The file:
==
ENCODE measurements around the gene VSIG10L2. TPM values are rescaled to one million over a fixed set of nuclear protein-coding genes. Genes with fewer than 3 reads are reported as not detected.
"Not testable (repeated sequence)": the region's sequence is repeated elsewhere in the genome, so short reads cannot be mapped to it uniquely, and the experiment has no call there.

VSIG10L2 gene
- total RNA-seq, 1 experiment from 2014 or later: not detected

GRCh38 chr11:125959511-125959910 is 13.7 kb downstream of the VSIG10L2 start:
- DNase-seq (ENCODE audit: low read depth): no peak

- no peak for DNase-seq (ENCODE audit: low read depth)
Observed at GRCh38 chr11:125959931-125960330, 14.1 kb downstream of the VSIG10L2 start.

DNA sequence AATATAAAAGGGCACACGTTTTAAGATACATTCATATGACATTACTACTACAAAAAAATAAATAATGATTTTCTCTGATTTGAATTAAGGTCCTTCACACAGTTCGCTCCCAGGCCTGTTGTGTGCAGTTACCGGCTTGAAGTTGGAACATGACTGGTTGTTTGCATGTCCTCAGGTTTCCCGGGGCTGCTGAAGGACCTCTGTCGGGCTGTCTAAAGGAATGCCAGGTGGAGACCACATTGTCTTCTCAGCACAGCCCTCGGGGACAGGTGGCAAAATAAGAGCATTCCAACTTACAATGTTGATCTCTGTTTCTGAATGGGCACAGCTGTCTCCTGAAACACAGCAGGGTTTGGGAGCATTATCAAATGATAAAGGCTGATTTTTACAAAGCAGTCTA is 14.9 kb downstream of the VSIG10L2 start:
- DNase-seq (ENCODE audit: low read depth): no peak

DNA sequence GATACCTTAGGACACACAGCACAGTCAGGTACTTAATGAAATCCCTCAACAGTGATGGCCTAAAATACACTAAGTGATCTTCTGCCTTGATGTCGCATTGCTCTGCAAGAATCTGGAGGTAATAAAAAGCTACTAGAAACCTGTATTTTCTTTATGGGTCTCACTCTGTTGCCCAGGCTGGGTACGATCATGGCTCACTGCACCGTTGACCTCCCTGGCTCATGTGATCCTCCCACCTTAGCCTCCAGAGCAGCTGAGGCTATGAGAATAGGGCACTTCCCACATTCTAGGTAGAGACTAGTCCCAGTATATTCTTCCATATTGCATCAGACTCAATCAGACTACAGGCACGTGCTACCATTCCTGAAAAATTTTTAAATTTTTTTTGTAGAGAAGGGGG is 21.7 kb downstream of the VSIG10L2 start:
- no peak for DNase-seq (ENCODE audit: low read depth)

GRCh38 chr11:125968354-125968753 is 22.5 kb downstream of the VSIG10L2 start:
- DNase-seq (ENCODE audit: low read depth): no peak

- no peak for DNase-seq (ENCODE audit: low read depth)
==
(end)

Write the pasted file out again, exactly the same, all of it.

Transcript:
ENCODE measurements around the gene VSIG10L2. TPM values are rescaled to one million over a fixed set of nuclear protein-coding genes. Genes with fewer than 3 reads are reported as not detected.
"Not testable (repeated sequence)": the region's sequence is repeated elsewhere in the genome, so short reads cannot be mapped to it uniquely, and the experiment has no call there.

VSIG10L2 gene
- total RNA-seq, 1 experiment from 2014 or later: not detected

GRCh38 chr11:125959511-125959910 is 13.7 kb downstream of the VSIG10L2 start:
- DNase-seq (ENCODE audit: low read depth): no peak

- no peak for DNase-seq (ENCODE audit: low read depth)
Observed at GRCh38 chr11:125959931-125960330, 14.1 kb downstream of the VSIG10L2 start.

DNA sequence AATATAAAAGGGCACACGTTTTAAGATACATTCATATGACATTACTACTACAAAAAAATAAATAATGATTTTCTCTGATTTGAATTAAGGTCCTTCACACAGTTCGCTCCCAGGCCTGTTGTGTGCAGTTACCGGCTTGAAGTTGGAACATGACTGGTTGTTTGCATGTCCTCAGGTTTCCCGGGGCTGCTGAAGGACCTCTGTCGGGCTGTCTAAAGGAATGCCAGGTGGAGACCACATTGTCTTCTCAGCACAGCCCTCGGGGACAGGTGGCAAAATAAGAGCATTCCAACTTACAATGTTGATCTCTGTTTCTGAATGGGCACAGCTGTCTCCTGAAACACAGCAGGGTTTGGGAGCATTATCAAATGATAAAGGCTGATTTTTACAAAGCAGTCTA is 14.9 kb downstream of the VSIG10L2 start:
- DNase-seq (ENCODE audit: low read depth): no peak

DNA sequence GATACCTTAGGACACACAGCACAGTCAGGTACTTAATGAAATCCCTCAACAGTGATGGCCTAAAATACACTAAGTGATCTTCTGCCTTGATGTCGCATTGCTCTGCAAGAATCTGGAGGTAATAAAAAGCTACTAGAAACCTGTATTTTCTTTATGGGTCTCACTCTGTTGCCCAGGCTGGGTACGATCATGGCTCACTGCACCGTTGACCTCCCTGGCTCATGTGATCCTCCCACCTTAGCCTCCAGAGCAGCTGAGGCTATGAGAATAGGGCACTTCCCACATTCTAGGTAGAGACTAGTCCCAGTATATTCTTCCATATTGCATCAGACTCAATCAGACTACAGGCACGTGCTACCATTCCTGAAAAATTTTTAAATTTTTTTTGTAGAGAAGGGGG is 21.7 kb downstream of the VSIG10L2 start:
- no peak for DNase-seq (ENCODE audit: low read depth)

GRCh38 chr11:125968354-125968753 is 22.5 kb downstream of the VSIG10L2 start:
- DNase-seq (ENCODE audit: low read depth): no peak

- no peak for DNase-seq (ENCODE audit: low read depth)